Policy & Papers

Seeking Justice: An Analysis of Obstacles and Opportunities for Civil Society Groups Pursuing Accountability for Human Rights Violations in Domestic Courts in Kachin and Northern Shan States

At the International Court of Justice on 11 December 2019, Daw Aung San Suu Kyi claimed that the Burma military justice system is willing and able to prosecute possible war crimes committed by its soldiers. Decades of human rights violations and impunity show the hypocrisy of this statement. The failure of domestic mechanisms to provide justice to victims has opened the way for the International Criminal Court (ICC) and the International Court of Justice (ICJ) to address some of the human rights violations committed by the Burma military.

In addition to those efforts at the international level, it is crucial to maintain pressure on the Burma government and military to fulfil their duty, as components of the State, to protect the rights of all people in Burma. This duty includes the obligation to investigate, prosecute, and punish human rights violations. Our research focused on the role that local civil society groups and community-based organizations can play in improving chances for justice. The analysis focused on cases of human rights violations against 51 civilians committed by Burma security forces, in particular the military, between 2011 and 2019 in Kachin and Northern Shan States.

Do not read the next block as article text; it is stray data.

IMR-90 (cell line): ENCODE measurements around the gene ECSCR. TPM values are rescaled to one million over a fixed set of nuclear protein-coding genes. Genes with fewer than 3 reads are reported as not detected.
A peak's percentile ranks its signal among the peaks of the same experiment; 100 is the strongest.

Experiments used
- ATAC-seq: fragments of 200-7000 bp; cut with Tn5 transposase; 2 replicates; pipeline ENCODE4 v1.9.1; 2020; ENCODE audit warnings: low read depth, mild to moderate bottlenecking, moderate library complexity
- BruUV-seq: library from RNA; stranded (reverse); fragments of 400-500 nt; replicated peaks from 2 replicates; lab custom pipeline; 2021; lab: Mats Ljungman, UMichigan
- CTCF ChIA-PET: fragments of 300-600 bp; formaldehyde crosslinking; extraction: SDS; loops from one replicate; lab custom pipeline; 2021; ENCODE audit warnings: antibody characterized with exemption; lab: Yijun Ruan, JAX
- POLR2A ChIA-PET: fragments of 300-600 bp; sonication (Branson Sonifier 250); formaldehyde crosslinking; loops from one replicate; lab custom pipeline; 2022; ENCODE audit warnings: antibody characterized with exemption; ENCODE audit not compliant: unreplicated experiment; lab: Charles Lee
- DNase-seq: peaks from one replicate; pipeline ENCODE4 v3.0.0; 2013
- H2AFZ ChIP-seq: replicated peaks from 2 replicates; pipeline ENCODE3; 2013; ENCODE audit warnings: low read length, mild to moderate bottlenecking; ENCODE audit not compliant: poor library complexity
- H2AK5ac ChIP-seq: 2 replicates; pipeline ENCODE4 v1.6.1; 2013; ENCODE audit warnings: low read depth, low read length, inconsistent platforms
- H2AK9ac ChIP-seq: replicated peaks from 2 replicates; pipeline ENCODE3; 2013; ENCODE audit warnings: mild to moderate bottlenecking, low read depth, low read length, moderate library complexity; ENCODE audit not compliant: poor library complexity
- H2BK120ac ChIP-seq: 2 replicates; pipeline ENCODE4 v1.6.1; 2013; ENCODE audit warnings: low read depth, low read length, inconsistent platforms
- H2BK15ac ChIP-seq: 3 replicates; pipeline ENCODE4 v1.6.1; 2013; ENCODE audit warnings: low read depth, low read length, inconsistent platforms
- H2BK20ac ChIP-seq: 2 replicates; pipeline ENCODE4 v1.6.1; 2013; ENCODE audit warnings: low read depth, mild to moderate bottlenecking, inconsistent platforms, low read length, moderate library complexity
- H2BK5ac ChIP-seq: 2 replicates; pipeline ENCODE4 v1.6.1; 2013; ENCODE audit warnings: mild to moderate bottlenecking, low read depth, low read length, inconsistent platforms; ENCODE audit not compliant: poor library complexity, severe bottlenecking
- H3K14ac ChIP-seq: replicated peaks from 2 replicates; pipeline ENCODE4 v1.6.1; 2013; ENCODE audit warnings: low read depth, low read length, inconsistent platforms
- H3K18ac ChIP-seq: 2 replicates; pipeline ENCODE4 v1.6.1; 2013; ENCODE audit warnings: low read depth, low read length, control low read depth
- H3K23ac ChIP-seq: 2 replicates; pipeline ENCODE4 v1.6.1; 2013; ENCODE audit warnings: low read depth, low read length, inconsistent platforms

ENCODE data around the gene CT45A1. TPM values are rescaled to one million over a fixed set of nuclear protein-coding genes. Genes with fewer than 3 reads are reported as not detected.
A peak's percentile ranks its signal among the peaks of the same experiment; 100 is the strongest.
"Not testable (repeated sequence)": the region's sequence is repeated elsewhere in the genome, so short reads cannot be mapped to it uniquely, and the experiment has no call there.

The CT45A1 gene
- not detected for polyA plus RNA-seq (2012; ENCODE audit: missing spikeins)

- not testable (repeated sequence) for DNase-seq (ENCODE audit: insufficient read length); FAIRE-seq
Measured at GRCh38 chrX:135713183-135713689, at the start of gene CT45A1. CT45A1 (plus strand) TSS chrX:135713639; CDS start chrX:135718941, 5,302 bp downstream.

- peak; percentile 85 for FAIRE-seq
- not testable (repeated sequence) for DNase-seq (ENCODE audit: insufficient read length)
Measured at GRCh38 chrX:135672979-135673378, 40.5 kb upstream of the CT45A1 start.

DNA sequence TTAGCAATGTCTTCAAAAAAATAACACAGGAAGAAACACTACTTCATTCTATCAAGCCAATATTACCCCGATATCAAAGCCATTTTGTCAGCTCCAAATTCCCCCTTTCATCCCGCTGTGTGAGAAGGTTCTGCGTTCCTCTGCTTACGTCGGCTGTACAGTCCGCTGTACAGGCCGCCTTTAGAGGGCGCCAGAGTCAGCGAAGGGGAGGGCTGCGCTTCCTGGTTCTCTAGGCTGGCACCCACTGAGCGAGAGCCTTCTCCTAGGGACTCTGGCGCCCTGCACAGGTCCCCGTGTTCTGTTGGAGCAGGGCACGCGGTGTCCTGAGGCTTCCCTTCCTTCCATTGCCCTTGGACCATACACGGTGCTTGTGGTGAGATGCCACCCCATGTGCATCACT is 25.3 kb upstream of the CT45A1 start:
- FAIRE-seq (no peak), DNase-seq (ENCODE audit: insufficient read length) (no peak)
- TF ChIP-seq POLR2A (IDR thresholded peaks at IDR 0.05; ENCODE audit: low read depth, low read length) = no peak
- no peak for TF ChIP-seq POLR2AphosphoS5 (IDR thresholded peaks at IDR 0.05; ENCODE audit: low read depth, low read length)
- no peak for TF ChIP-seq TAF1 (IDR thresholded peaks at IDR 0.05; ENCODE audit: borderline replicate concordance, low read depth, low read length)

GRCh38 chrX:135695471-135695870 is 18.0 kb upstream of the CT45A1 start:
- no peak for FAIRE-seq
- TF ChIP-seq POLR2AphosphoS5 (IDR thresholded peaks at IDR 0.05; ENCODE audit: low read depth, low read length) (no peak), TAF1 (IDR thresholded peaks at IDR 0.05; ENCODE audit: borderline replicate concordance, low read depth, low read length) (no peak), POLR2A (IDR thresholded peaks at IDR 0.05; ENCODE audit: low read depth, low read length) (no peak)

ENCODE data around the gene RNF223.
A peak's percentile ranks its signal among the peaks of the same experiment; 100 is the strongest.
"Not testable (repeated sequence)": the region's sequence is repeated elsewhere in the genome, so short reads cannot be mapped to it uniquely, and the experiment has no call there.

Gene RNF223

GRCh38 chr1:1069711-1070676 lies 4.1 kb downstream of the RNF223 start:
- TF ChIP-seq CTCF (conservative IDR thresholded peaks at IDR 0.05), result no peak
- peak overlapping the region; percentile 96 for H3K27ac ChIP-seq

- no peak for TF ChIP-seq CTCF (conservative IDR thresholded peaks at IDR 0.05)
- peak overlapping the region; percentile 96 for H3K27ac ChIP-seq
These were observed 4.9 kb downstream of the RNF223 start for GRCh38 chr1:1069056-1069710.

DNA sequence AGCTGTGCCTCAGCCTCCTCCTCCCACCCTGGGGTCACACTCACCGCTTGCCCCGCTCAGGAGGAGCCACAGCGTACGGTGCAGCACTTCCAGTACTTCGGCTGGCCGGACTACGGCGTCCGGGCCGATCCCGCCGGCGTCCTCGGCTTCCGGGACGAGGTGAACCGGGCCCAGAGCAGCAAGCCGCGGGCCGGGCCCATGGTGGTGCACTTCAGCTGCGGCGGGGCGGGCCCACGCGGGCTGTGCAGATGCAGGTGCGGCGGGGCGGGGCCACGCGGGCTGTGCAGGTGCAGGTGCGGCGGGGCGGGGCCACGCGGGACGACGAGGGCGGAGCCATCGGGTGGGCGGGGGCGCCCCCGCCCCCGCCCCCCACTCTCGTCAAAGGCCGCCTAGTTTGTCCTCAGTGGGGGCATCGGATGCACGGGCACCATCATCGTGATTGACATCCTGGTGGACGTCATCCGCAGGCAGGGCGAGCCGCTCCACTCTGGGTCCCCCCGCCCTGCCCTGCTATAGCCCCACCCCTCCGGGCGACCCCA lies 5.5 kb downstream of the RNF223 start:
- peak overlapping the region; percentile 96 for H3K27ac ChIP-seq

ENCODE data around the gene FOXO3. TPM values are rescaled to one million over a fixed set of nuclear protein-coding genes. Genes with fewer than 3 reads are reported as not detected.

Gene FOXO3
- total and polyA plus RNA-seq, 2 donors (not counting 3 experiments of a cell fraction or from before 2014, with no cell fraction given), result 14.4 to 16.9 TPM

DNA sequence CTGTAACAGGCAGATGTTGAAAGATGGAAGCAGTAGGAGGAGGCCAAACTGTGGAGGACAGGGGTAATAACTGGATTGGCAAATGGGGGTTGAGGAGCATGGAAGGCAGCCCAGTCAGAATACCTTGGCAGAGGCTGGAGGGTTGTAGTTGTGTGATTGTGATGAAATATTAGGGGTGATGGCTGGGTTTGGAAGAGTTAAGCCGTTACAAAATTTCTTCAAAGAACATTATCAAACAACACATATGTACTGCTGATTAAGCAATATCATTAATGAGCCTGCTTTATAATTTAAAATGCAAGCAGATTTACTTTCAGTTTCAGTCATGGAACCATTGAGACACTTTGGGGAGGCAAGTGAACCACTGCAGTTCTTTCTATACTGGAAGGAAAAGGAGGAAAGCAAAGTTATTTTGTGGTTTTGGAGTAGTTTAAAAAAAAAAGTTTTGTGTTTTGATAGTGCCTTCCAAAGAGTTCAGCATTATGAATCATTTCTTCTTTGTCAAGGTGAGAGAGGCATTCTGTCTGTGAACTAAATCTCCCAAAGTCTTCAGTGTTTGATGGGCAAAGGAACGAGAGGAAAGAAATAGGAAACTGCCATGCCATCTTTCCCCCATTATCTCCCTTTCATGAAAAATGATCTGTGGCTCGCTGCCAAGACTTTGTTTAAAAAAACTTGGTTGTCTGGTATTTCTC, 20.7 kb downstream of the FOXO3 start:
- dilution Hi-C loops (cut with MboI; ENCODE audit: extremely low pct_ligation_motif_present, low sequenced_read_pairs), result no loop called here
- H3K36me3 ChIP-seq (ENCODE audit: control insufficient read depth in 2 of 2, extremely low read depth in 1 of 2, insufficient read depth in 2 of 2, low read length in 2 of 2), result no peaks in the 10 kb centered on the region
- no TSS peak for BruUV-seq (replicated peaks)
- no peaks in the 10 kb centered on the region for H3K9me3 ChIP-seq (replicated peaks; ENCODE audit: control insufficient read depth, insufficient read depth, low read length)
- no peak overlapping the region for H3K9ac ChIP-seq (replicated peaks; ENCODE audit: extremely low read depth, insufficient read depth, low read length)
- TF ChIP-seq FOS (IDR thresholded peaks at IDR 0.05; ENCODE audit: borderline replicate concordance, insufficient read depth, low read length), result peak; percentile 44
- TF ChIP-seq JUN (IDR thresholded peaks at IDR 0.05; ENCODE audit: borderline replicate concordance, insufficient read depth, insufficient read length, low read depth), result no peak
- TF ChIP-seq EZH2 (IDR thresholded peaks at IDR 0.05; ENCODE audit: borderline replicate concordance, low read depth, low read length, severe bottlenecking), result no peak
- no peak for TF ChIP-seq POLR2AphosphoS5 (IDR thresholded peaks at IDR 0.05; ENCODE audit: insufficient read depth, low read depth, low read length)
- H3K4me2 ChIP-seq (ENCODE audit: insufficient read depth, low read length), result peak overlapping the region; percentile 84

This report is for local civil society groups and community-based organizations in Burma who are looking for strategies to assist victims of human rights violations to access justice. Our research gave us a detailed understanding of the formidable challenges and obstacles met by civil society groups trying to bring perpetrators to justice. It also provided a small window into possible opportunities for justice based on a handful of relatively “successful” cases.